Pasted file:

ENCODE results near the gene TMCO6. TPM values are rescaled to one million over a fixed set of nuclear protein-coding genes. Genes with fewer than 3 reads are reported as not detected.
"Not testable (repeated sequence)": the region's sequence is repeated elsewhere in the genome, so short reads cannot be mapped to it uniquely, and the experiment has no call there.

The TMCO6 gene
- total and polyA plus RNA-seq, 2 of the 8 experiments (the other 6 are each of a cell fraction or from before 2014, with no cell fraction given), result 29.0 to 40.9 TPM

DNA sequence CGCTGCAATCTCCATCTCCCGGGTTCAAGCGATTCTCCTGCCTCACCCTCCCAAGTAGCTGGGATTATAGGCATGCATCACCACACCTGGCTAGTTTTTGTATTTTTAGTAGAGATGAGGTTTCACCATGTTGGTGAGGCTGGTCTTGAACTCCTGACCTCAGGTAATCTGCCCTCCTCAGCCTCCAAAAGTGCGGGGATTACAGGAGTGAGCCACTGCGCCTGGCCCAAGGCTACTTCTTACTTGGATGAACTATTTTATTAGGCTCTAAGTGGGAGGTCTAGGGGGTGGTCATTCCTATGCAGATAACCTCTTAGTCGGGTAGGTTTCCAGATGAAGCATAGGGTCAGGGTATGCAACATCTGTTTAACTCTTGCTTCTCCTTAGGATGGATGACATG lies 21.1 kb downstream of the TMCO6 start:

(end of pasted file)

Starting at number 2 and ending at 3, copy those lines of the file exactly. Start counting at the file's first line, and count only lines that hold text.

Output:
"Not testable (repeated sequence)": the region's sequence is repeated elsewhere in the genome, so short reads cannot be mapped to it uniquely, and the experiment has no call there.

The TMCO6 gene